Are there any statistical concerns with using a running-window maximum to capture peak values?

Background: We are measuring acceleration during random impacts on a structure. The impacts need ~500Hz sampling to resolve, but due to data volume I can only permanently save a 10Hz data vector. One workaround is to record a running window maximum since I am most interested in peak accelerations during impacts, and how often impacts occur. Are there any statistical concerns (bias, accuracy) about using a running-window maximum?

  • 1
    $\begingroup$ Your question is unclear. What "events" are you trying to sample? How do the 1 Hz, 10 Hz, and 500 Hz rates in your question relate to one another? What statistical concerns would you expect? What subsequent processing are you performing on the data? $\endgroup$
    – Jason R
    Nov 23 '15 at 16:37
  • $\begingroup$ My statistical concern is that a running window max might be a biased/inaccurate representation of peak accelerations. I am hoping others with more statistical insight can spot problems with this approach that I may have missed. $\endgroup$
    – KAE
    Nov 23 '15 at 18:39
  • $\begingroup$ I streamlined the question to (hopefully) make it clearer. 500Hz = sample rate necessary to fully resolve impulsive impacts. 10Hz = sample rate in the data vector that I am stuck with. 0.5Hz = candidate width of a window. $\endgroup$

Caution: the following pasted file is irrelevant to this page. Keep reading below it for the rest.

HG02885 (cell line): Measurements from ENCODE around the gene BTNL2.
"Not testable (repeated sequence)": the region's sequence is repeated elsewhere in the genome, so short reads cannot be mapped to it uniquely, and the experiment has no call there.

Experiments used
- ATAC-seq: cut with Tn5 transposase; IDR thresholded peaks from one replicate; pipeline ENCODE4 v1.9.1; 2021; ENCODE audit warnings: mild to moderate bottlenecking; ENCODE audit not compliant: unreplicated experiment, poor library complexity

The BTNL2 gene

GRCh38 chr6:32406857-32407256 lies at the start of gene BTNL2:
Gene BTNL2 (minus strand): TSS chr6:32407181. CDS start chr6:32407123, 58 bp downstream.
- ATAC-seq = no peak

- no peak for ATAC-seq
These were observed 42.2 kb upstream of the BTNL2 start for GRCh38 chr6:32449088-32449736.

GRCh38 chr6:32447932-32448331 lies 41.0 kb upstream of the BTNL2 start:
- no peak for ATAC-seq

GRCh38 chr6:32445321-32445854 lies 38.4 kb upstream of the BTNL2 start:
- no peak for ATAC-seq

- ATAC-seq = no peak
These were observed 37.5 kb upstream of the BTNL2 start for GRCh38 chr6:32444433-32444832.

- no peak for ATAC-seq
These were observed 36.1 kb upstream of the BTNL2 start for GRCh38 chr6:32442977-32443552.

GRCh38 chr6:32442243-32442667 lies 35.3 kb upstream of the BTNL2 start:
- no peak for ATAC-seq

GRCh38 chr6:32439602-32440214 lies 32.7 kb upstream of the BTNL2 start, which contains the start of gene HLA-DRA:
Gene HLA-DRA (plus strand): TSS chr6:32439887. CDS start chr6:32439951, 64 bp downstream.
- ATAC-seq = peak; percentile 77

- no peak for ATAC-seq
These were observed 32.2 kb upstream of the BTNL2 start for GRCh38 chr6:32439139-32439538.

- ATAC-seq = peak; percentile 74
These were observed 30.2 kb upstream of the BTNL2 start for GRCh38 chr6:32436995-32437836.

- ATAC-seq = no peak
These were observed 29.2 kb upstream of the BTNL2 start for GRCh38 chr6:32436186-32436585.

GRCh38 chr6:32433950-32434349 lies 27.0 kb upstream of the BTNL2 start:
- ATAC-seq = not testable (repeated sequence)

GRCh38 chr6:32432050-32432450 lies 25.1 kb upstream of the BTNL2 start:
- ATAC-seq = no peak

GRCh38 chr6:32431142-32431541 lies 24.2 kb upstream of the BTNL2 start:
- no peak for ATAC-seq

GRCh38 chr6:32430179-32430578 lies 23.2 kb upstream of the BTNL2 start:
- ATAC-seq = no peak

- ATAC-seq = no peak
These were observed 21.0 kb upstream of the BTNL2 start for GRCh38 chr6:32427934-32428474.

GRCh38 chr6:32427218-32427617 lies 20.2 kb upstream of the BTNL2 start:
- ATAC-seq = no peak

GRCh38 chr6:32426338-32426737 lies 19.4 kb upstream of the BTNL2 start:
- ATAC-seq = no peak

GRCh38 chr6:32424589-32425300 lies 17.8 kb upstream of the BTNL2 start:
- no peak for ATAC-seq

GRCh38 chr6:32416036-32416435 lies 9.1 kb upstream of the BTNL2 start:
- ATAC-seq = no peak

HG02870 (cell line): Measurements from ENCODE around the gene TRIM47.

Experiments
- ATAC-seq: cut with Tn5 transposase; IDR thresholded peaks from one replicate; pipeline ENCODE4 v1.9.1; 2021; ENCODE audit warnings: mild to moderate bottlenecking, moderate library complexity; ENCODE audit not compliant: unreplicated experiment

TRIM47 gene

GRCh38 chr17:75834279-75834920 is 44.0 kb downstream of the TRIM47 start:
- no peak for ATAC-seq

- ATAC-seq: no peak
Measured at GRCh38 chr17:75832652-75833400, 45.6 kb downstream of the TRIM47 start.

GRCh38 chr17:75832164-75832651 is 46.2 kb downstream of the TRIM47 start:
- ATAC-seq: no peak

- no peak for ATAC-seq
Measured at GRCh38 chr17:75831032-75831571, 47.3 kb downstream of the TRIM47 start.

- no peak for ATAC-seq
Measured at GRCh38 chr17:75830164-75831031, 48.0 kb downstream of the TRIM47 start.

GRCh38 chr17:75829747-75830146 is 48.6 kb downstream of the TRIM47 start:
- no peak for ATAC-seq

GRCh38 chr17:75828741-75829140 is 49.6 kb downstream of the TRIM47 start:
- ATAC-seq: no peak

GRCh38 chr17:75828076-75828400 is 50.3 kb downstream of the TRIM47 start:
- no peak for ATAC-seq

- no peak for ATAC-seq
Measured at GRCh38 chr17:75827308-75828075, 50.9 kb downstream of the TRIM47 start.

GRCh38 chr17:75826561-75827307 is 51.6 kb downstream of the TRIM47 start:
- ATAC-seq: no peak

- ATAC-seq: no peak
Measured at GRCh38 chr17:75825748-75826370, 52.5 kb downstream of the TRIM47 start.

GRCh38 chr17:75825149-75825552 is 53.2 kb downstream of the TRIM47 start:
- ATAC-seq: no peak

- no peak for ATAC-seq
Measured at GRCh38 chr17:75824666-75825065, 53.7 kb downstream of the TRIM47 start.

– KAE
    Dec 1 '15 at 22:27

There's a few possible problems with taking a running maximum of all the accelerometer samples within your window.

  • You'll miss large negative excursions. This may not be a problem; the absolute value of excursions might be enough for your application.
  • You'll miss two large excursions in the one time window.
  • The actual times the peaks occur at will be lost, or at least be inaccurate. For example, if adjacent windows have peaks at the beginning and then at the end, the actual time between them will be nearly two window lengths, but the reported time will be one window length
  • All values will tend to be positive, which will bias the "background" acceleration.

I've written some R code to simulate discarding 49 out of every 50 values, and only keeping the maximum one in a window. The raw data are the black circles in the plot. The maximum values are the green circles; the minimum values are the red circles.

enter image description here

R Code Below


N <- 1000
acc <- rnorm(N)/5

Nspikes <- 10
spike_indices <- runif(Nspikes,1,N)
spike_values <- runif(Nspikes,-10,10)

acc[spike_indices] <- spike_values

decimationFactor <- 50
idx <- 1
mx <- rep(0,length(seq(1,length(acc),decimationFactor)))
mn <- rep(0,length(seq(1,length(acc),decimationFactor)))

for (k in seq(1,length(acc),decimationFactor))
  idxs = seq(max(1,k), min(length(acc), k+decimationFactor-1),1)
  mx[idx] = max(acc[idxs])
  mn[idx] = min(acc[idxs])
  idx <- idx + 1

  • 1
    $\begingroup$ Really helpful, thanks. Just noticed another issue: if the measurements include noise then windows without an impact return the max amplitude of the noise. So statistics of non-impact periods are biased high. Despite these limitations, I still can't think of a better way to record peak statistics in a data vector that is too slow to resolve the peaks. $\endgroup$
    – KAE
    Dec 2 '15 at 17:00
  • $\begingroup$ @KAE You're welcome! The only other possibility is to try for a "gated" approach: If there are no "outlier" acceleration values in the window, just send the mean of the window. If there is an "outlier" send that value instead. The problem then is define what you mean by "outlier". :-) $\endgroup$
    – Peter K.
    Dec 2 '15 at 17:10

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